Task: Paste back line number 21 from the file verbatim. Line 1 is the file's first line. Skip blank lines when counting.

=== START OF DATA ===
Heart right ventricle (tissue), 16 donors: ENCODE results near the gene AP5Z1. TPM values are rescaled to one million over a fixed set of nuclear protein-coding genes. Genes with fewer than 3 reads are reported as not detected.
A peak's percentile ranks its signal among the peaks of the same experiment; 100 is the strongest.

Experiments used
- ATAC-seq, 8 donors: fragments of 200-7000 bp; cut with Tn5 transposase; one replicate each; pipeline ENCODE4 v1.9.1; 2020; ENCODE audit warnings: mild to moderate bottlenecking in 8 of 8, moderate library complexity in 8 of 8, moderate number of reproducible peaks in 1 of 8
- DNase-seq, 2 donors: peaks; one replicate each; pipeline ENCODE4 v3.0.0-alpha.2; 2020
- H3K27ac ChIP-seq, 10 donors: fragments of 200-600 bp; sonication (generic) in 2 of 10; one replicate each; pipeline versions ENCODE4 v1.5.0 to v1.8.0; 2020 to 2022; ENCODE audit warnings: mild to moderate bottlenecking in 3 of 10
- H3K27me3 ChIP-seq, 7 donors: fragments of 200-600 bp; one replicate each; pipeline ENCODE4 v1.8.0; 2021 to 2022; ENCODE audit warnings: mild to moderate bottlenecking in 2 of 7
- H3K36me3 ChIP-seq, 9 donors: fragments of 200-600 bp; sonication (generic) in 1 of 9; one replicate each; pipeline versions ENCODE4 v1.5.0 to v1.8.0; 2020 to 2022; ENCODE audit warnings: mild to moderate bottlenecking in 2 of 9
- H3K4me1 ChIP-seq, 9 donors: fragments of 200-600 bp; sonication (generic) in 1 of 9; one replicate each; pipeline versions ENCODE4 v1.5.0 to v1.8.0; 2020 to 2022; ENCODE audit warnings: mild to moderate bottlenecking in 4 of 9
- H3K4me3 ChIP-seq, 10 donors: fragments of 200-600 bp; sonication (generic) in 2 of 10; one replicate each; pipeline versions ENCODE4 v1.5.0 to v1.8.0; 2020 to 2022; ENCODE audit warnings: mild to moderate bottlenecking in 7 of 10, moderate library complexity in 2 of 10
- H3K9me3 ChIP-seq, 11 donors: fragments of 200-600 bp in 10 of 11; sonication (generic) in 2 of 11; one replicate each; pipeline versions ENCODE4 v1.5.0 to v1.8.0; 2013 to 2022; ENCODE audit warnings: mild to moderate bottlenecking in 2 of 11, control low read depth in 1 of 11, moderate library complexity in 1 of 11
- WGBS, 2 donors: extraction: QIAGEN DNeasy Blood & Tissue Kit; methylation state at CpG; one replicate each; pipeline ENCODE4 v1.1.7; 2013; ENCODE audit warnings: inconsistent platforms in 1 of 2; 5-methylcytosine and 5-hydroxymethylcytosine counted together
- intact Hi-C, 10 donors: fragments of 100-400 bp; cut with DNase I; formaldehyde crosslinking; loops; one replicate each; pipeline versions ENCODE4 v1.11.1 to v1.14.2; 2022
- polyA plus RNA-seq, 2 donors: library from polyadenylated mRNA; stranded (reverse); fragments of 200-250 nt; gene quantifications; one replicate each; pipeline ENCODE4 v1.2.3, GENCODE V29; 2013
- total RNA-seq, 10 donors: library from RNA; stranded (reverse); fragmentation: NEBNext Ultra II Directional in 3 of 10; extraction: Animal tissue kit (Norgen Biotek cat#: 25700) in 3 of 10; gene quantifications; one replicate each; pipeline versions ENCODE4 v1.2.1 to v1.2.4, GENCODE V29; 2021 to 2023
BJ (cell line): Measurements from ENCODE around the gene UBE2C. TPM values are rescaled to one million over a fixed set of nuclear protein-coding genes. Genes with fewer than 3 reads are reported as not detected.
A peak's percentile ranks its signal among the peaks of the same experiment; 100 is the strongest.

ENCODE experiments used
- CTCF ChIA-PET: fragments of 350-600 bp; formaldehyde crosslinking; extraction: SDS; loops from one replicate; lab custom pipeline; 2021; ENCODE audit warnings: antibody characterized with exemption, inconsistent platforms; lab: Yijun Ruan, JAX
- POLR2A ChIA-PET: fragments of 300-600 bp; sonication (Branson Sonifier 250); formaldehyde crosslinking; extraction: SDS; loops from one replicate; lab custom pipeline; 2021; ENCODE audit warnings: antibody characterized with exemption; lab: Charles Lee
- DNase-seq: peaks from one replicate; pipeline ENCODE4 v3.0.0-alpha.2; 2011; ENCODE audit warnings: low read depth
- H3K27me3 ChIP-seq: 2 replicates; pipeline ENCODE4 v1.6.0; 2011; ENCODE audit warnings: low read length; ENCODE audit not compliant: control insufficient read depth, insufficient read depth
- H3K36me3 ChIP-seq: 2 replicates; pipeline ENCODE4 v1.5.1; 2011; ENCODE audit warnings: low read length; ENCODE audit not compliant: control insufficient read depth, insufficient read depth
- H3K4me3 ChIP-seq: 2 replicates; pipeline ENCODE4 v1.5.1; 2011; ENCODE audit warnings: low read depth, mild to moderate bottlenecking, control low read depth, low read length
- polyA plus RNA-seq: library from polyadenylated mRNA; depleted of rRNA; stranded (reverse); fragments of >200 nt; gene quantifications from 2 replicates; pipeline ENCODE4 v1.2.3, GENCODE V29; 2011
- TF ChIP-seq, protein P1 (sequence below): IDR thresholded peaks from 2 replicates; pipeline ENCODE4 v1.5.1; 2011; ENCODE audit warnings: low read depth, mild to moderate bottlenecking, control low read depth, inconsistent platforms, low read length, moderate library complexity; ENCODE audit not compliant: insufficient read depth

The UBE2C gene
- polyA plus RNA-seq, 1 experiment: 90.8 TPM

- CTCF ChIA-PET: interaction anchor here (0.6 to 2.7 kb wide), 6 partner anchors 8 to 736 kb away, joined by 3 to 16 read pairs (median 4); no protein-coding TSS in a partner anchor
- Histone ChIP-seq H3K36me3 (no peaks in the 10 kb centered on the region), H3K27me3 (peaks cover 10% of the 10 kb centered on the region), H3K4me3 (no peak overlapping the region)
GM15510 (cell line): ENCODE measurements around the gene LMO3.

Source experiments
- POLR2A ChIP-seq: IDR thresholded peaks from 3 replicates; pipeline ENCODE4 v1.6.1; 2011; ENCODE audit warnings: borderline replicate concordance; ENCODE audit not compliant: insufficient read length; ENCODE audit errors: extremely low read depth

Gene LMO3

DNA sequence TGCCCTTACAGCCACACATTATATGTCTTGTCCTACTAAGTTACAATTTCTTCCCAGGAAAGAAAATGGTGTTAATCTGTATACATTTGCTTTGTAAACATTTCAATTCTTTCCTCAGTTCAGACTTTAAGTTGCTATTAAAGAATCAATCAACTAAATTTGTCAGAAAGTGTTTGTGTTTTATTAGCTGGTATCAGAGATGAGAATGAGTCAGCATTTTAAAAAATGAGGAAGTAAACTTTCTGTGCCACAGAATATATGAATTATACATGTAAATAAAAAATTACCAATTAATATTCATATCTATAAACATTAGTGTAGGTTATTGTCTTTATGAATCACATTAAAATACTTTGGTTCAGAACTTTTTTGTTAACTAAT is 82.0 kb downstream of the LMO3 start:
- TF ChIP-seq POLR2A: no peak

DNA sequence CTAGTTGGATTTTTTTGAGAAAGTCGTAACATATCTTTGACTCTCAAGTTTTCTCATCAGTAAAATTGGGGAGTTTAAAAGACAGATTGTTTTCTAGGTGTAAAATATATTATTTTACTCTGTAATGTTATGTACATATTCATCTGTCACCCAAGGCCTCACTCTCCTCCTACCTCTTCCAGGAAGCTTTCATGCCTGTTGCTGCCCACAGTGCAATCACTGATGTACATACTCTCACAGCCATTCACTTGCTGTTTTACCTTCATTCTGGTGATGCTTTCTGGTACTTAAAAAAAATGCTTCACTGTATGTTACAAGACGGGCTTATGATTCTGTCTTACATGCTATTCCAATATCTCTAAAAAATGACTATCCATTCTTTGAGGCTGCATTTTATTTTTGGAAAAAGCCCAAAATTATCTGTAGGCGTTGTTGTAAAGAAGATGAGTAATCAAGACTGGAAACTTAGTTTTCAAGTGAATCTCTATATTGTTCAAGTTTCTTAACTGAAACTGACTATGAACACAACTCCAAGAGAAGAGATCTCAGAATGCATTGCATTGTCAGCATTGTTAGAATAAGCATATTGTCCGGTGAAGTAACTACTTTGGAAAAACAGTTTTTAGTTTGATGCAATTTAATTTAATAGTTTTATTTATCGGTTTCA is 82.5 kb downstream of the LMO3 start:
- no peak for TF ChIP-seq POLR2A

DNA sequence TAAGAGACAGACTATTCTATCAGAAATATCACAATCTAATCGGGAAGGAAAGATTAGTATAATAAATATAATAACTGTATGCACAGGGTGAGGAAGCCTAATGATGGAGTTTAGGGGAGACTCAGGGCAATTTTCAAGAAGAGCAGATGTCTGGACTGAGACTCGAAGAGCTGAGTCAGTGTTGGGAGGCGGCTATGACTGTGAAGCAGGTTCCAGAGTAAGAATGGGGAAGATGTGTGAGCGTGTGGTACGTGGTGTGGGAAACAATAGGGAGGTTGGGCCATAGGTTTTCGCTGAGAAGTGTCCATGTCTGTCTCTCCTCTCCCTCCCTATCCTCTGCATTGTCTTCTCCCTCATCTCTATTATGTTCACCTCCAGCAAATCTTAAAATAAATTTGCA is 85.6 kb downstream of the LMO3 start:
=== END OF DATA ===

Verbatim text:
- DNase-seq: peaks from one replicate; pipeline ENCODE4 v3.0.0-alpha.2; 2011; ENCODE audit warnings: low read depth